Sons and Daughters
My childhood and young life in Alabama were steeped in poverty, loneliness, and feelings of disconnectedness from my blood-kin. I responded to my family’s perceived shortcomings by shaping my life into one of drug use and heavy drinking for a period of time before leaving home. I eventually forced myself out of that lifestyle and left everything and everyone behind overnight in 2013 when I married my wife Hannah and moved to Louisiana for graduate school.
I returned to visit after two years of self-induced exile. After the first pilgrimage, I began to understand the frailty of my family and my childhood home. The rooms I remembered have become hollow shells while my own bedroom has been sealed away and untouched like a tomb. My mother and grandmother have become older. I see them now and understand the loneliness they now carry as a burden of my leaving.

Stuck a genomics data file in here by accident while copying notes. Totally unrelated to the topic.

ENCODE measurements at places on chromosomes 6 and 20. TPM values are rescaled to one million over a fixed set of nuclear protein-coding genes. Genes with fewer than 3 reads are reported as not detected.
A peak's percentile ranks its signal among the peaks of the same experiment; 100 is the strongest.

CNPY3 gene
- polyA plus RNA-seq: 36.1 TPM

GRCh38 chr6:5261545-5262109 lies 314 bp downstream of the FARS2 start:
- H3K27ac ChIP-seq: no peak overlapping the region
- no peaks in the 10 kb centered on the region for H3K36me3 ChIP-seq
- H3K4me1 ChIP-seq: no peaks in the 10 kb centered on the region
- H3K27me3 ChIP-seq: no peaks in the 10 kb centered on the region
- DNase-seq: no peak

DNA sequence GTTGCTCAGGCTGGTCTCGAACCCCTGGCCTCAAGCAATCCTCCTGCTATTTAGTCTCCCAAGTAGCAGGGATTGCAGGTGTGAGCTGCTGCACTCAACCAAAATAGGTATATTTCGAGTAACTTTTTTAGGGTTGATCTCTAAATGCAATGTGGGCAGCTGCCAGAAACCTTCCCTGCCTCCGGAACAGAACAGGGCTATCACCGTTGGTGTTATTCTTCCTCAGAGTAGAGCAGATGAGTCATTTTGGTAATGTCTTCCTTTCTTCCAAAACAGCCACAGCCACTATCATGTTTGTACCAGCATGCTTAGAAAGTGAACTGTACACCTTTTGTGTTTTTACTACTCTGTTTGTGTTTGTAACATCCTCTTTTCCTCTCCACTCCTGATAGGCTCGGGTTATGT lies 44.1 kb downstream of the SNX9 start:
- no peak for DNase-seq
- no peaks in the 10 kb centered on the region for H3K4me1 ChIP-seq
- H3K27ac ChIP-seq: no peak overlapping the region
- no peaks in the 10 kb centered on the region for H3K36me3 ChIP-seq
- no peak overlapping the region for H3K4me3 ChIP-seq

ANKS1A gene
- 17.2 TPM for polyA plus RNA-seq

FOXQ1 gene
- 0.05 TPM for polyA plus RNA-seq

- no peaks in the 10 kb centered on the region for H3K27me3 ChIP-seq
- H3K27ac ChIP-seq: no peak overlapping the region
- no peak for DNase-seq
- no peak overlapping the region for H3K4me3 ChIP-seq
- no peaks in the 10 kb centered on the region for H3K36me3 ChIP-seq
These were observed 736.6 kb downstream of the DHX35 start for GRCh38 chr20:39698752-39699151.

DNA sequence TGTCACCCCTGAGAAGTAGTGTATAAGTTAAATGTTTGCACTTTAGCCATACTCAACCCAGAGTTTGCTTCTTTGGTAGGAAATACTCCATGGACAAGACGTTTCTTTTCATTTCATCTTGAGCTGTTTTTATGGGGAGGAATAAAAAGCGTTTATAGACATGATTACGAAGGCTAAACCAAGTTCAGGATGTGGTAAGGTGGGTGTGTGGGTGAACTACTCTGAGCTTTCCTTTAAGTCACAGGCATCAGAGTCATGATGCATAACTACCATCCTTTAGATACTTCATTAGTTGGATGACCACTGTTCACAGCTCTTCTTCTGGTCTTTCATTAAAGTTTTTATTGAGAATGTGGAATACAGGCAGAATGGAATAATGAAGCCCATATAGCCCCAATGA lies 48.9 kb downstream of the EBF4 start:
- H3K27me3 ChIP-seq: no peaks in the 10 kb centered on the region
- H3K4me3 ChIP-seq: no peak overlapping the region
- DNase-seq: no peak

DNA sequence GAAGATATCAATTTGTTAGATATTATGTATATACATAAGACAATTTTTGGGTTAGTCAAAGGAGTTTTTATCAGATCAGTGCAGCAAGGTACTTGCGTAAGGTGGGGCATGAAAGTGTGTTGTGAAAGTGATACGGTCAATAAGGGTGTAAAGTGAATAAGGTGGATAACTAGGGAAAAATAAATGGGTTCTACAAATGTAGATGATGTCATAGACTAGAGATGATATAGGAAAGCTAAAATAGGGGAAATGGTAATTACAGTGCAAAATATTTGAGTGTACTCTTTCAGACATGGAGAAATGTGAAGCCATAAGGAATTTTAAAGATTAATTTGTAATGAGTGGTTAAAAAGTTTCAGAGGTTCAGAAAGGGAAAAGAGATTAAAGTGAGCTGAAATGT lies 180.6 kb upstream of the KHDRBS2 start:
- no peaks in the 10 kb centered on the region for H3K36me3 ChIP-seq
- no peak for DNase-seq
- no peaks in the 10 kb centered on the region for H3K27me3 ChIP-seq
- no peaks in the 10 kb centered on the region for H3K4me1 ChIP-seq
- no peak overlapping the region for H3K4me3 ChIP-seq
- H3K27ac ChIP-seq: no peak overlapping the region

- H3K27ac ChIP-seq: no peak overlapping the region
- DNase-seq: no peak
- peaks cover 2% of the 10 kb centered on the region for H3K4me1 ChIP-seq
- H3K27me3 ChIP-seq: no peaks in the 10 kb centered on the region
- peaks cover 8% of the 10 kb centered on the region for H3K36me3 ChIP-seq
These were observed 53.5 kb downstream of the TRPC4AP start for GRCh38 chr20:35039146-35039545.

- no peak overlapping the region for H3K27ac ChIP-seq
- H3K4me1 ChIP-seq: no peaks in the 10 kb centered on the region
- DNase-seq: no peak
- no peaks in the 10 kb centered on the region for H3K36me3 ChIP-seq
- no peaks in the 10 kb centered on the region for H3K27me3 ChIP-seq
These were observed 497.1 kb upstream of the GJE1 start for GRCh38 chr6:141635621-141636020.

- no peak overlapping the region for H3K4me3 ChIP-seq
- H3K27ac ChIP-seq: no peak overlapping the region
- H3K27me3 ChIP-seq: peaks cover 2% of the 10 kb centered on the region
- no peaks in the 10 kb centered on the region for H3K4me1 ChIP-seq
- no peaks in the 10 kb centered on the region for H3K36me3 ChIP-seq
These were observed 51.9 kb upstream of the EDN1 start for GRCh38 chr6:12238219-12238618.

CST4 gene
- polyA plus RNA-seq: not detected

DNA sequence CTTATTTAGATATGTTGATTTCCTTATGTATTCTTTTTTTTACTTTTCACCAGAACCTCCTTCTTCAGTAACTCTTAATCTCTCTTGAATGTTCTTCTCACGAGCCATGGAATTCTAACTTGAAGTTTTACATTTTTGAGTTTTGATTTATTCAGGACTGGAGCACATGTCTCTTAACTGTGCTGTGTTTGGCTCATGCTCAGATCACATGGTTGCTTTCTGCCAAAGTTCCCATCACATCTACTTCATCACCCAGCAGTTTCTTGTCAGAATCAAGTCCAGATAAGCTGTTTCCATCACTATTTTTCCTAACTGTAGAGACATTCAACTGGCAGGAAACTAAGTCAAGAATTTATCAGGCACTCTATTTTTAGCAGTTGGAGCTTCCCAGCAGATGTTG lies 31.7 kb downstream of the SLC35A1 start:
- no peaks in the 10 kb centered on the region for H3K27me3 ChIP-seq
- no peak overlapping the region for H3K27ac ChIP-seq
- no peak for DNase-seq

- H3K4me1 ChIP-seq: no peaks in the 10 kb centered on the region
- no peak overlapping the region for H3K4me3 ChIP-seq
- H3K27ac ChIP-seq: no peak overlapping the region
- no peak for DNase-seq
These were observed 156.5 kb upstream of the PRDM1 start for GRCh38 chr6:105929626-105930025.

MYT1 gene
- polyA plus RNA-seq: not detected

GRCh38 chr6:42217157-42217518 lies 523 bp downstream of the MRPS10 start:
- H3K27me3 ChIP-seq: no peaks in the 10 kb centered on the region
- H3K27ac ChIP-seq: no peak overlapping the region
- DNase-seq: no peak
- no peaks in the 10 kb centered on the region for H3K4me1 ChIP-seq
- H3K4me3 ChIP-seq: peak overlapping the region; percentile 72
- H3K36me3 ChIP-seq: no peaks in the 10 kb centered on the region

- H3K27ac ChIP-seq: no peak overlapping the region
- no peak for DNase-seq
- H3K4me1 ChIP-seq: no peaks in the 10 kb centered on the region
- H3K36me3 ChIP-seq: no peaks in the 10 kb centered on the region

When I stand in my grandmother’s house, I feel larger than I remember. Or maybe the house feels smaller. The ceiling hangs closer to my head, and the floors feel more delicate. When I walk, I hear my footsteps echo off of the walls in the back rooms. The home I remember best has become brittle in my absence, and I feel like it will never regain that solidity. When I return home to photograph, I feel I have to look with soft eyes and touch with soft fingers for fear it may all fall away.